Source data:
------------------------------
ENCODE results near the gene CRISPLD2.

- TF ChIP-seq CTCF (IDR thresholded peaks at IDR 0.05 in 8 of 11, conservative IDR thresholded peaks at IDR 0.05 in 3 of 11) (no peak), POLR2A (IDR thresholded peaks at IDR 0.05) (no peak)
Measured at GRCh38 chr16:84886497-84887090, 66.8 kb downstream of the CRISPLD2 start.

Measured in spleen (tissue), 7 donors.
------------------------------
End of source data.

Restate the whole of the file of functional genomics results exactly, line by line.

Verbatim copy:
ENCODE results near the gene CRISPLD2.

- TF ChIP-seq CTCF (IDR thresholded peaks at IDR 0.05 in 8 of 11, conservative IDR thresholded peaks at IDR 0.05 in 3 of 11) (no peak), POLR2A (IDR thresholded peaks at IDR 0.05) (no peak)
Measured at GRCh38 chr16:84886497-84887090, 66.8 kb downstream of the CRISPLD2 start.

Measured in spleen (tissue), 7 donors.